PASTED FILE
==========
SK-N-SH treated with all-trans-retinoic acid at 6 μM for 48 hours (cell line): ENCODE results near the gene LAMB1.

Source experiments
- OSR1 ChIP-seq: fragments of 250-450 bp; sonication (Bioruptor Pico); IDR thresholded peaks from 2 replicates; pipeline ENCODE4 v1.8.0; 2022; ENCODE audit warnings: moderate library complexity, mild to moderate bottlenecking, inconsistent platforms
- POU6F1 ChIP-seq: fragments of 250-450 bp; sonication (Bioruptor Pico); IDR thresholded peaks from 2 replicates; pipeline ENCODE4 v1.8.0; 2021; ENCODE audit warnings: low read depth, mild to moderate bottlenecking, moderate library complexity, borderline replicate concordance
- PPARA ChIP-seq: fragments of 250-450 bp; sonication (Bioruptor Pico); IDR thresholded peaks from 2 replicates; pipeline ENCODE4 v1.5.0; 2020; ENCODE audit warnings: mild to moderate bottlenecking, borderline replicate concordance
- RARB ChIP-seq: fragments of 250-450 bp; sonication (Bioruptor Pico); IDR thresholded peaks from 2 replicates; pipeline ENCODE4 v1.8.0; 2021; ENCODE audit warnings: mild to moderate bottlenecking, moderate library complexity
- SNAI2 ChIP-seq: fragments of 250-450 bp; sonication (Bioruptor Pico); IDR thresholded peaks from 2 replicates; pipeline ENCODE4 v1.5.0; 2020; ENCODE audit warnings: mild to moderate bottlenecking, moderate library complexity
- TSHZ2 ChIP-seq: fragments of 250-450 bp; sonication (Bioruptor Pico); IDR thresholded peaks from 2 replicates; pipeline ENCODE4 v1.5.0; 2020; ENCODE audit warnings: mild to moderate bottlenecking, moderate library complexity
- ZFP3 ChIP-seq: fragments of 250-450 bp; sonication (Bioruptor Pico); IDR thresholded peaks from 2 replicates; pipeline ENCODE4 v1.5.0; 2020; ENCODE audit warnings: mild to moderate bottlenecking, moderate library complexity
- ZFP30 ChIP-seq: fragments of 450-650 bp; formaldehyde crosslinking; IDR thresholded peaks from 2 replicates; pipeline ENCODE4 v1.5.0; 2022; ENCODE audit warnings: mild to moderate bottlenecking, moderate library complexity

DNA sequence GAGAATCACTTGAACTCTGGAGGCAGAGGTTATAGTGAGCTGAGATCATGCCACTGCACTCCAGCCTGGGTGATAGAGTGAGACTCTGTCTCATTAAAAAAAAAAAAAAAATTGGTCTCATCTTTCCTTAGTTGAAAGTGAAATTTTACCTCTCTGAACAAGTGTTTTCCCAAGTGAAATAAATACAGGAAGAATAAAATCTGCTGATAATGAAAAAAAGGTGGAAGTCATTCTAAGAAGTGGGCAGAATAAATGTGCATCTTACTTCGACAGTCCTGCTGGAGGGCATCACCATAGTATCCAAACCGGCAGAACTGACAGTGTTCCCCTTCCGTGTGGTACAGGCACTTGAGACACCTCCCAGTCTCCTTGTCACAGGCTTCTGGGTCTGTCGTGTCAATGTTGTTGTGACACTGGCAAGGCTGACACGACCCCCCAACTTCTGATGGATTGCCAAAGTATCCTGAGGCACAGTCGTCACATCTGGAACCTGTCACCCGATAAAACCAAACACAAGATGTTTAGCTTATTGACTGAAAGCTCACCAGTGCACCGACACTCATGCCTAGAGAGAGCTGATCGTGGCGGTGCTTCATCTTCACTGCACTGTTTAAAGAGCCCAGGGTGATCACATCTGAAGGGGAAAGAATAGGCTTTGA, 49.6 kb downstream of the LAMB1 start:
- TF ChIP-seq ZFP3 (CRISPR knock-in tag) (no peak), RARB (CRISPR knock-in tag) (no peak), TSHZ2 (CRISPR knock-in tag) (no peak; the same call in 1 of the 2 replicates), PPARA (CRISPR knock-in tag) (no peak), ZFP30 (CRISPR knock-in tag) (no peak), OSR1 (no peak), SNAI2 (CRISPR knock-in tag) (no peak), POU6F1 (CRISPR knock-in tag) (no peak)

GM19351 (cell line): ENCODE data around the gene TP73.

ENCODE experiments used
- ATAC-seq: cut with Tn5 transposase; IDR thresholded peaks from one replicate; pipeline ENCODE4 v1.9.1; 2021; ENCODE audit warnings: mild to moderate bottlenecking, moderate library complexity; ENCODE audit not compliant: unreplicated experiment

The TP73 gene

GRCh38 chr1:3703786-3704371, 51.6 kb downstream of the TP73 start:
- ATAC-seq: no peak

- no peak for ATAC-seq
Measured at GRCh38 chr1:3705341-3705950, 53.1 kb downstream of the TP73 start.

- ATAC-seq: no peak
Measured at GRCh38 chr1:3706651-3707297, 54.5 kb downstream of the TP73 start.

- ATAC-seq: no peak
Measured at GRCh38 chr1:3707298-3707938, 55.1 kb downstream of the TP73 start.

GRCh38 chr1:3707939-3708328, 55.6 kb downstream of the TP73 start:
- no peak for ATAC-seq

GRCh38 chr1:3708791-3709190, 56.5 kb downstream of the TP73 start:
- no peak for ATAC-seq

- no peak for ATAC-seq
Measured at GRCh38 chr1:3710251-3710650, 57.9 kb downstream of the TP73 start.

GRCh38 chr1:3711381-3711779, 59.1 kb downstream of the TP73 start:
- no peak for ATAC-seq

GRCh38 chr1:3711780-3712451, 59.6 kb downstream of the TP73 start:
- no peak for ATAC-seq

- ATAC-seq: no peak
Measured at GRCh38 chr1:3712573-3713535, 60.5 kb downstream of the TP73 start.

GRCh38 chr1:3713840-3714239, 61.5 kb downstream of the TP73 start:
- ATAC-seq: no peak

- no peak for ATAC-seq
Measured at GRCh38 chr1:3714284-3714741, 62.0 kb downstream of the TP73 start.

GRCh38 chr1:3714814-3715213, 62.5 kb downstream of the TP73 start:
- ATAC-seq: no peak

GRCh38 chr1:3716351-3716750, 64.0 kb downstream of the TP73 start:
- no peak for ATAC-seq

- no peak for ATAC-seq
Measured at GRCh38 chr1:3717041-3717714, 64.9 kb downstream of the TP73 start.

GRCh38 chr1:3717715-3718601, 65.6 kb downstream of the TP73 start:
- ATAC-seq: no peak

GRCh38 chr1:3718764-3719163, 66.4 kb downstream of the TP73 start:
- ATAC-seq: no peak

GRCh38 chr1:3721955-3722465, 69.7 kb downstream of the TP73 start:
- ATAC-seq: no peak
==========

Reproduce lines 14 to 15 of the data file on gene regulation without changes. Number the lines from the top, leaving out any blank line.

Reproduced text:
ENCODE experiments used
- ATAC-seq: cut with Tn5 transposase; IDR thresholded peaks from one replicate; pipeline ENCODE4 v1.9.1; 2021; ENCODE audit warnings: mild to moderate bottlenecking, moderate library complexity; ENCODE audit not compliant: unreplicated experiment